One of the bathrooms in this house had only a bathtub with a half wall for the bathtub plumbing. The home owner wanted a more useful space, so she asked us to install glass blocks to create a full wall for a shower surround. The glass blocks give more light to the shower area, as well as compliment the look in the rest of the bathroom.
Since we couldn’t put the plumbing into the glass blocks, we used copper piping to plumb the shower head. We looked for something store bought that would work for this application but could not find anything, even at the specialty plumbing stores. So we got creative and made it ourselves. The best part is that the copper is going to be chromed to match the fixtures and that the place to do it is none other than the Harley Davidson dealership!
With not too much work, new tile, and a glass wall, the result is a much more functional space that is really aesthetically pleasing. Something to think about for your next project!
After helping build this client’s kitchen with Juniper Joinery, she wanted an island to add a little more work space. Because the kitchen was too small to accommodate a full-sized island, I came up with this option. The top measures 33″ x 22″ and is small enough to pick up and slide out of the way when needed.
I designed the counter top to be a butcher block so the customer could use this space as a cutting board for preparing meals. A butcher block top is a great choice for cutting on, since the end grain of the wood doesn’t dull a knife as quickly as cutting across the grain.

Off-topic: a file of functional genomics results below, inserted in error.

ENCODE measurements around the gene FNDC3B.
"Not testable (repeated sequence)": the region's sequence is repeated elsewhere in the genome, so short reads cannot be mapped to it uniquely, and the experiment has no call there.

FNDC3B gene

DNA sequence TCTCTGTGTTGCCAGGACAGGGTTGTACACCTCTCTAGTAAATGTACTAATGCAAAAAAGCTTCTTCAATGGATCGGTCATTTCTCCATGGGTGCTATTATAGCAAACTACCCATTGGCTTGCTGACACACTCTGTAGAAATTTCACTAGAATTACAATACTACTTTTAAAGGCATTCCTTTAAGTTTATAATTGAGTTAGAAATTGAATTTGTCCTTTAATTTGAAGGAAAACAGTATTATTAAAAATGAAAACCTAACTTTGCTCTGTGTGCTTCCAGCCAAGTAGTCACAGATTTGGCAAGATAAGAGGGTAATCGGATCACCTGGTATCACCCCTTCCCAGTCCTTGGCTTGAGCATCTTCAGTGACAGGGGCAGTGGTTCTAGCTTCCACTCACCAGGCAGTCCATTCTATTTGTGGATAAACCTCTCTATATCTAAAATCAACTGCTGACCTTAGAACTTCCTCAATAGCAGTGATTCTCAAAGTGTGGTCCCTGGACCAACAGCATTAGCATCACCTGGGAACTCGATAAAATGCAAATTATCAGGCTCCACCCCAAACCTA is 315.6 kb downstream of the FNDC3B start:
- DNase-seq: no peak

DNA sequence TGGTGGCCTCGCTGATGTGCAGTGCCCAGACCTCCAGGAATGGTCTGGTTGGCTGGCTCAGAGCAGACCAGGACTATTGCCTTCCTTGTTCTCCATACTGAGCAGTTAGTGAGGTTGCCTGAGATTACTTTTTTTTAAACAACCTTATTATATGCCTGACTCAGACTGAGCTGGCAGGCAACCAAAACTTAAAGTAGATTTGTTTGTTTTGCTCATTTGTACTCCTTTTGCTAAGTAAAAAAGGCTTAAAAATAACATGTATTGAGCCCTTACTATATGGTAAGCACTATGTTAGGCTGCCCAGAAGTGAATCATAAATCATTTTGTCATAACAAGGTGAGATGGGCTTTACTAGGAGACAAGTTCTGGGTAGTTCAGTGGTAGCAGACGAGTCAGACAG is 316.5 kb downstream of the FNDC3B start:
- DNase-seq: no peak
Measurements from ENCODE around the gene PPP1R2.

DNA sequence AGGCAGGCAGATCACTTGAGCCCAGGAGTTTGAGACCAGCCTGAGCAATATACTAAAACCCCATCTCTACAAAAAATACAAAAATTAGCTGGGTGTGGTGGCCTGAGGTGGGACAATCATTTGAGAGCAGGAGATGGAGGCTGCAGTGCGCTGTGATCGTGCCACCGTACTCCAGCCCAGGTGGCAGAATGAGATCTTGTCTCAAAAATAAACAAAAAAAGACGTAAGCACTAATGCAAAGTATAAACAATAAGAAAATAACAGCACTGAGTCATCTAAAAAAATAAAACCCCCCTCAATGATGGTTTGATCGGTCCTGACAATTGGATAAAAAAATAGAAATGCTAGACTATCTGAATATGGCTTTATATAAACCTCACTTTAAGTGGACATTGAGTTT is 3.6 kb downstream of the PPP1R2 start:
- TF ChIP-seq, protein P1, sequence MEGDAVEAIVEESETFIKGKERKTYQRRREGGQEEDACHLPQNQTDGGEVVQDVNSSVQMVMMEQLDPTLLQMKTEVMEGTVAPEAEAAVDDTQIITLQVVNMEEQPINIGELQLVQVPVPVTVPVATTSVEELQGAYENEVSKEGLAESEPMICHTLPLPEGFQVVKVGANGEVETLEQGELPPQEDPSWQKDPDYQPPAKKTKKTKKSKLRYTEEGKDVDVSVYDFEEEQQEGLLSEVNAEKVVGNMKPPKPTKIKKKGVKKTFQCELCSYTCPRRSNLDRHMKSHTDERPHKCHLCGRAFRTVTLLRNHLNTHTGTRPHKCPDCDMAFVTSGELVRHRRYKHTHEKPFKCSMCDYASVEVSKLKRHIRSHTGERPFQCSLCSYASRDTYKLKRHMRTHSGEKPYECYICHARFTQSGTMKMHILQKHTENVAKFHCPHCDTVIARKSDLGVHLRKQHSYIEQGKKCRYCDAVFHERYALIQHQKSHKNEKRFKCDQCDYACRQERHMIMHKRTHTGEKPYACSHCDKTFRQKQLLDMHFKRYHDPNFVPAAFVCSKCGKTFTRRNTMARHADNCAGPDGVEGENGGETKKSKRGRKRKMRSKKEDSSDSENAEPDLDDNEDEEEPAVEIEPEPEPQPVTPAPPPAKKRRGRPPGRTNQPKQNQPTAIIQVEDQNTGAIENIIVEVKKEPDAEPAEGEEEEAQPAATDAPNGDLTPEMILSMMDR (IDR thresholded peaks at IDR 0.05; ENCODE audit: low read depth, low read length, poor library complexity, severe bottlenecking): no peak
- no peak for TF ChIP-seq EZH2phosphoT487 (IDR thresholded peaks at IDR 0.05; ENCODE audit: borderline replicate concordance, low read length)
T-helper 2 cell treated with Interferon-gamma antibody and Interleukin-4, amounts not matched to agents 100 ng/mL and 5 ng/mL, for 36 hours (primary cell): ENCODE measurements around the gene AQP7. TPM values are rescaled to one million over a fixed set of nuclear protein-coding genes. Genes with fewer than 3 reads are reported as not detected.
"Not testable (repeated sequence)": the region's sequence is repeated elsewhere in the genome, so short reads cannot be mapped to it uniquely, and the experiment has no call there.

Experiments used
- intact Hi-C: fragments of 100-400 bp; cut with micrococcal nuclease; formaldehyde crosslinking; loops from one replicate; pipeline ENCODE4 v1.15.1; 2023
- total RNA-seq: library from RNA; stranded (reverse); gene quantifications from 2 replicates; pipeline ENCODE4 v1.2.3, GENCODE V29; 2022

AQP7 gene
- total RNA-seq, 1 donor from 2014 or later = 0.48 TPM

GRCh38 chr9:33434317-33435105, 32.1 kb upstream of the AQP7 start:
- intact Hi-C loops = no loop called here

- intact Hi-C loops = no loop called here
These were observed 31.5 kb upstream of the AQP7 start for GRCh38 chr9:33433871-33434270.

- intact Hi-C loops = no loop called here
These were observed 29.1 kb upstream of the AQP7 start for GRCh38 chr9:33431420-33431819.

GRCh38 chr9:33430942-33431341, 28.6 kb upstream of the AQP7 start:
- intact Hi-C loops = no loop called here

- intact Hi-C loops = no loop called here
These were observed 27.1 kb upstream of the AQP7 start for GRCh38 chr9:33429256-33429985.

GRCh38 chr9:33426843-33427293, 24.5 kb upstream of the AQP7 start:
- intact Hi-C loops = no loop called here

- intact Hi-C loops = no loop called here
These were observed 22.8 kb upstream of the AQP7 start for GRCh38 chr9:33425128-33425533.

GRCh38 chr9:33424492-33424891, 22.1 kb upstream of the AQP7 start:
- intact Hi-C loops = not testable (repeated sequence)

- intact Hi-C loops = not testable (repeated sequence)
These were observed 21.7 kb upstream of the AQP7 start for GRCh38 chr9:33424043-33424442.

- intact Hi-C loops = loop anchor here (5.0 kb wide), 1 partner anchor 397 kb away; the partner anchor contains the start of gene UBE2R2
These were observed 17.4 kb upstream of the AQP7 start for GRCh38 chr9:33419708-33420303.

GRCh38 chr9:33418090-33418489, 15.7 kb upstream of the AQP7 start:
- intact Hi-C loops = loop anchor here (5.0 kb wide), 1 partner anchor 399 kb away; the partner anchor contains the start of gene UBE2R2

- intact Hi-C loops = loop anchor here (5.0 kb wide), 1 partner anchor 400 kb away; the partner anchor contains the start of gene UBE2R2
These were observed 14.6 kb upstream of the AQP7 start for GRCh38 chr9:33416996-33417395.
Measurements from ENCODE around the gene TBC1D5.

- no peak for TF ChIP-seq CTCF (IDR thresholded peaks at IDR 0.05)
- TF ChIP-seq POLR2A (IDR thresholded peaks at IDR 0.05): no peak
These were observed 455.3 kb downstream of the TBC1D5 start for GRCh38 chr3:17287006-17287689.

I also added in a couple of shelves for storing dishes, and as a special bonus, I added a drawer with hand-cut dovetails for the joinery. And I always give my clients green options when it comes to the finish on my furniture. This piece uses a combination of Osmo oil for the base, shelves and drawer, with food-safe tung oil for the butcher block top.
Last winter I designed and built a custom plant stand for a customer in Calgary, Alberta. The request was for a piece of furniture inspired by a Japanese garden gate that could hold a number of plants and be a decorative addition to their living room.
I was excited to take on the challenge of creating a unique piece that would be both eye pleasing and functional. The end supports are made of circles, each cut from four pieces of wood glued together. And to add another element of interest, the shelves are cut as horizontal arcs that are offset at each level of the stand.
Originally designed it without the corner braces, but the shelves were not stable enough to hold the weight of the plants. The frame was racking from side to side, and I had to adjust the design to add small corner braces at each level.
The customer was super happy with the finished piece, and she was able to display her plants – out of reach of her new puppy!